A family moves, but there is a maretta. The transfer is due to the inappropriate behavior of the teenage daughter Kinsey, a rebel without a cause, who was expelled from school. Parents Mike and Cindy hope that geographic relocation and a new school can help, but Kinsey, of course, disagrees. His elder brother Luke is also not favorable, he too was forced to change places and friends that he would not have wanted in the least. The goal is a little house made available by uncles Marv and Cheryl in a desolate housing complex in a wooded area. The family arrives in the night after a long drive.
While they are settling down, the four hear a knock on the door: she is a girl who asks if Tamara is at home. They tell her it must be wrong, there’s no Tamara in those parts. The mysterious girl leaves.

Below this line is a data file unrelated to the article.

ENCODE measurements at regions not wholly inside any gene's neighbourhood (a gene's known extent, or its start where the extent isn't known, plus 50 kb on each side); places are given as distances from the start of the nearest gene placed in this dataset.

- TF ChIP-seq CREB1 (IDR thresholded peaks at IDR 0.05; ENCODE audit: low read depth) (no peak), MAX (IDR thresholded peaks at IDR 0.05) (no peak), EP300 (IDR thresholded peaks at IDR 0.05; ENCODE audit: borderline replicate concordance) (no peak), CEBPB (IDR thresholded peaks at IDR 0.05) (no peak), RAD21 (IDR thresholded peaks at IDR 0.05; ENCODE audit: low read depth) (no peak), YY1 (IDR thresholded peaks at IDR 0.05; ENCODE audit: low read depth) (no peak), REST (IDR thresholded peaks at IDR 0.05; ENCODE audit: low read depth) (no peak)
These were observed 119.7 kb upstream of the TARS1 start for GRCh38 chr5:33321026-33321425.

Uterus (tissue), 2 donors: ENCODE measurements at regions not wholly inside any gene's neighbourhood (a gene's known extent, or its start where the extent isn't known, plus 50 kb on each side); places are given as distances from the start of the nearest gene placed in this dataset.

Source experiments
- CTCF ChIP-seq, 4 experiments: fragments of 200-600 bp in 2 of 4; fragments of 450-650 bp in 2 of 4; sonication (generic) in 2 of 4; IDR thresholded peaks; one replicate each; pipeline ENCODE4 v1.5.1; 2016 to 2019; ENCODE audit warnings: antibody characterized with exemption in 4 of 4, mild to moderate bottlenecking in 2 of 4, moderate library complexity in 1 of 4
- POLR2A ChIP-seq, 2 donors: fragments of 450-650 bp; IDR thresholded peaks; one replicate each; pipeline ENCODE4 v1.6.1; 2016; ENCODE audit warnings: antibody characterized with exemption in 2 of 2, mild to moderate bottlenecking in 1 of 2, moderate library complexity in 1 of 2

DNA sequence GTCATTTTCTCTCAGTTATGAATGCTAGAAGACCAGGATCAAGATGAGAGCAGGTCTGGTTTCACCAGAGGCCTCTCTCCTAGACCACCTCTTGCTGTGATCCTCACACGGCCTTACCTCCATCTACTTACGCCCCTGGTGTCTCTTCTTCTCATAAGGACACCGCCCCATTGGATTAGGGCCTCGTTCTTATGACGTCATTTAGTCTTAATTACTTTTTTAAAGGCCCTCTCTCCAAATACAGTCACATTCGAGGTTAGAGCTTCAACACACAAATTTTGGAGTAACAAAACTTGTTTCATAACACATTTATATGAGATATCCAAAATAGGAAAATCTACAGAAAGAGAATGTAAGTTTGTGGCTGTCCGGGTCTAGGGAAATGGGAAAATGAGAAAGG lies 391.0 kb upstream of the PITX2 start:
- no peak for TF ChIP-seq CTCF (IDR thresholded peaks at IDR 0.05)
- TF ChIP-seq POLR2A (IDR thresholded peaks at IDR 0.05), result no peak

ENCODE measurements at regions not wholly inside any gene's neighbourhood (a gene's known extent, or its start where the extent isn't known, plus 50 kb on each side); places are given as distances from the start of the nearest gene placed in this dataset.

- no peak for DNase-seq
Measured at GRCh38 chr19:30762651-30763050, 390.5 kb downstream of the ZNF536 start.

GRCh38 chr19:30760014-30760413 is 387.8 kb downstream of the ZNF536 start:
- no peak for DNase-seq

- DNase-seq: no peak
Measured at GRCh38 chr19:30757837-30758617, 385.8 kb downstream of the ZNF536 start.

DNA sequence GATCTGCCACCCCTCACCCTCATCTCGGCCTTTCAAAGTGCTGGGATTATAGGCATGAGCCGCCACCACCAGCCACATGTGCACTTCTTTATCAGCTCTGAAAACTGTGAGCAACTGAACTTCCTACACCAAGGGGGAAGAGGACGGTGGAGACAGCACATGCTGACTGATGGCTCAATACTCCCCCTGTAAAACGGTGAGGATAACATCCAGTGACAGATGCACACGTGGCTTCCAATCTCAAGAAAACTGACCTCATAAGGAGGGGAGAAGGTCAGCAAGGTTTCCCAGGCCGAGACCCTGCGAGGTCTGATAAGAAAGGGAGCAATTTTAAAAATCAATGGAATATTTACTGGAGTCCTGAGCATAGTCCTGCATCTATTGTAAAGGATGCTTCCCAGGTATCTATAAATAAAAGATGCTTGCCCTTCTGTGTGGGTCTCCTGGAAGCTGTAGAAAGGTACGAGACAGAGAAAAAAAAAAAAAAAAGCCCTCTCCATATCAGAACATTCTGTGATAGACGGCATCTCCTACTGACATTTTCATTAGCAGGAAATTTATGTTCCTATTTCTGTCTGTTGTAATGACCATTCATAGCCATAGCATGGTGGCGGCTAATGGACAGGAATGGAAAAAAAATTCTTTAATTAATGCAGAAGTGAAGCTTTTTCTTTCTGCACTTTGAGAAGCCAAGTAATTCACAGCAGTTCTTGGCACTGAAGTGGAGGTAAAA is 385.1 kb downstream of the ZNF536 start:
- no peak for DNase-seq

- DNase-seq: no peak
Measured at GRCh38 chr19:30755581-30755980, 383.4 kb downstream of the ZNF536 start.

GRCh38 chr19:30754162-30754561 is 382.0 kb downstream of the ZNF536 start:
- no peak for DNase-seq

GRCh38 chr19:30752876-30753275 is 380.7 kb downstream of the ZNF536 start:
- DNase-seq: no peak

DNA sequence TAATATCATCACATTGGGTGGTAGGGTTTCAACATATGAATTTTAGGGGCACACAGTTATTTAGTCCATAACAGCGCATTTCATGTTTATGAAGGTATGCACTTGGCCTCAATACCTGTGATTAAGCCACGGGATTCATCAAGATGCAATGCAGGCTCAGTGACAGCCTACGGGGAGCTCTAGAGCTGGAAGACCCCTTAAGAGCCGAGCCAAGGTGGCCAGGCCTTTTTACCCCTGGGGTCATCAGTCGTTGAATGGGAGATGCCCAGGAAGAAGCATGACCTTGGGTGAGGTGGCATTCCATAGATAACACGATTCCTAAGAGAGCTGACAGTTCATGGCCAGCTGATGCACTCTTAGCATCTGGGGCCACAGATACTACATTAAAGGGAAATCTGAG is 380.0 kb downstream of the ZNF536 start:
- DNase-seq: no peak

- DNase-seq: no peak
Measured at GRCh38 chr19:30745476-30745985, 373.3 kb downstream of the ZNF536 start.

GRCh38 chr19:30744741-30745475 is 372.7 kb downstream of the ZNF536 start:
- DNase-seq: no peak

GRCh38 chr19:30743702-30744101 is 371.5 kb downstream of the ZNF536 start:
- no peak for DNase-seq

The family tensions are exacerbated: Kinsey, opposed and full of rancor, goes out to be on his own and his parents unleash him behind Luke to make him think. Left alone, the parents again receive the visit of the strange girl who asks (again) of Tamara. Curiosando in another house in the housing complex – desert – Kinsey and Luke find the murdered corpses of uncles. It is the prelude to a night of terror characterized by a ruthless and cruel siege.
Nominally a sequel to The Strangers – a film ten years ago written and directed by the then newcomer Bryan Bertino – it is essentially, as often happens, a remake with few variations, including above all a different management of the final part and the doubling of the characters object of the attention of the psychopathic assassins. The result is not transcendental. Like horrifying icons, the murderers with their face covered with childish masks (except for the killer family head who has a hood) work for the ability to make the contrast between fierce inhumanity and the symbol of play and innocence, frozen in the immota and disturbing fixity of the mask. But it is the management of the story that arouses little enthusiasm.